Understanding Investment Standards in the Banking Industry

By Green, Brian Patrick; Reinstein, Alan | The Journal of Lending & Credit Risk Management, August 1998 | Go to article overview

Understanding Investment Standards in the Banking Industry


Green, Brian Patrick, Reinstein, Alan, The Journal of Lending & Credit Risk Management


Many lending officers and managers of financial institutions trekked through their business education when investments were valued at lower-of-cost-or-market (LOCM) - a method to value investments using the conservative principle of "never overstate an asset." The systematic undervaluing of most investments was motivated by the Great Depression of 1929. Since then, investment markets, in seeking to minimize information risk when stock prices free-fall, have instituted such fail-safe features as breakers to suspend trading if the market falls too quickly. Breakers, also used to prevent recurrences of equity market instabilities of the late 1980s, appear generally to work, at least temporarily.

In 1994, SFAS Standard No. 115, Accounting for Certain Investments in Debt and Equity Securities, eliminated the historical LOCM contrivance and relied heavily on managers' proficiency to estimate a true fair market value for most investments, their capacity to assess intent, and their ability to hold such investments to maturity. Removing LOCM allows marking-up company investments to current fair-market-value, which can overstate the value of company investments, especially during periods of market instability. Effective in 1998, the AICPA's SAS No. 81, Auditing Investments, primarily seeks to offer guidance to CPAs concerning management's valuation of and intent to hold various investments. Bank managers can also apply the tools to assess their own reporting of investments.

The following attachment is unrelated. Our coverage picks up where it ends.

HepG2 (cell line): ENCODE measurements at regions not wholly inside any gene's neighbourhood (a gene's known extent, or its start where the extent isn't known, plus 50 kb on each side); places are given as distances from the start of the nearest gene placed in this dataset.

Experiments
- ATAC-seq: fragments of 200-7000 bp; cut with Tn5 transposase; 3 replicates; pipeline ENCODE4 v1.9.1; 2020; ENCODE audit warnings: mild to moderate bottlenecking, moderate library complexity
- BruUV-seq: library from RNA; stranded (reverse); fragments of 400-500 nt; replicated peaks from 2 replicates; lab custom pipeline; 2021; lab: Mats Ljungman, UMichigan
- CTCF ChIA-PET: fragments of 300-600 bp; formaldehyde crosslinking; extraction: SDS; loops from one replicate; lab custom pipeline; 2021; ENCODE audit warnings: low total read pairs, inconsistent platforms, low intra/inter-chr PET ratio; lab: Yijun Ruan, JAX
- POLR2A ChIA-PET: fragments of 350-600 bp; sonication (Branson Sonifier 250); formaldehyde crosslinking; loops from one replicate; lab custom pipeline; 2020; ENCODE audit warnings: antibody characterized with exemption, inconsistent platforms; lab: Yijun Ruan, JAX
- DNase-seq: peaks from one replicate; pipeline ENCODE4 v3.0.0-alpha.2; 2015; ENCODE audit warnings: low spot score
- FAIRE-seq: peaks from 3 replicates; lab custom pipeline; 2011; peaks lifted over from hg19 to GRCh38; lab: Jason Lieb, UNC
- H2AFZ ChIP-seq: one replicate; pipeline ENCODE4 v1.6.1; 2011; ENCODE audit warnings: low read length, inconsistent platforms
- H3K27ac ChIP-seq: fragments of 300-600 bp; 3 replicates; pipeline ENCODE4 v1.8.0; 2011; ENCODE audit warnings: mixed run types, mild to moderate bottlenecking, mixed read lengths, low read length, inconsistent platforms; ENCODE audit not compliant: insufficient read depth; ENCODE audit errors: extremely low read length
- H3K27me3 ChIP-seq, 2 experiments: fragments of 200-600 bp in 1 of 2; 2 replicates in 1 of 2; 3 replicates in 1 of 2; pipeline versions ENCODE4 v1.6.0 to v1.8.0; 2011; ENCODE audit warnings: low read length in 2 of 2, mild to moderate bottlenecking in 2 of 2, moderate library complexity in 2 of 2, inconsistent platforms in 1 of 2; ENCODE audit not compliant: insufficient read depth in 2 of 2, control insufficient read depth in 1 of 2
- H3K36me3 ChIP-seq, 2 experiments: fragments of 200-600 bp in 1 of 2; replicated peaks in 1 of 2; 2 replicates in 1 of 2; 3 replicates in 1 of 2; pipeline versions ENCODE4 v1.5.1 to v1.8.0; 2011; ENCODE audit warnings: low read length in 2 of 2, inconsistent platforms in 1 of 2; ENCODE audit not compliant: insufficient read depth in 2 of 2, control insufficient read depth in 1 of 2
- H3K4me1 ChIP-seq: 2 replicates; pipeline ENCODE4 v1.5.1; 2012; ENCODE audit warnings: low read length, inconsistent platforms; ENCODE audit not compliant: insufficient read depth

Investments may constitute a significant amount of total assets for both banks and some businesses that use the credit that lending institutions offer. Nonservice industries, such as manufacturing and mining, often face misstatements in accounts receivable and inventory. However, banks, which normally have minor amounts of such assets, face misstatements in loan receivables and investments. Information derived from both of these account groups contributes heavily towards management's planning of the institution's liquidity projections. Overstatements give the appearance of the availability of future resources that may no longer exist. Like the loan receivable area, the recent SFAS allows flexibility in management judgment when reporting investments' final values. Institutions planning future liquidity needs can face potential risks when portfolio managers use less conservative estimates of their investments' current value.

SFAS No. 115: The Basics

SFAS No. 115 required all companies to change from a historical LOCM to a market value approach for valuing their marketable debt and equity securities. The Standard gives management much latitude in determining the expected length of its debt instruments, such as short- or long-term investments, and the marketability of all debt and equity financial instruments, even virtually bankrupt securities. SFAS No. 115 is particularly important to the banking and financial services industry, which carries large portfolios of financial instruments and evaluates its clients' financial stability. For example, infrequently traded securities can be valued at a company's book value per share, even when the last trading price or current fair market values are available.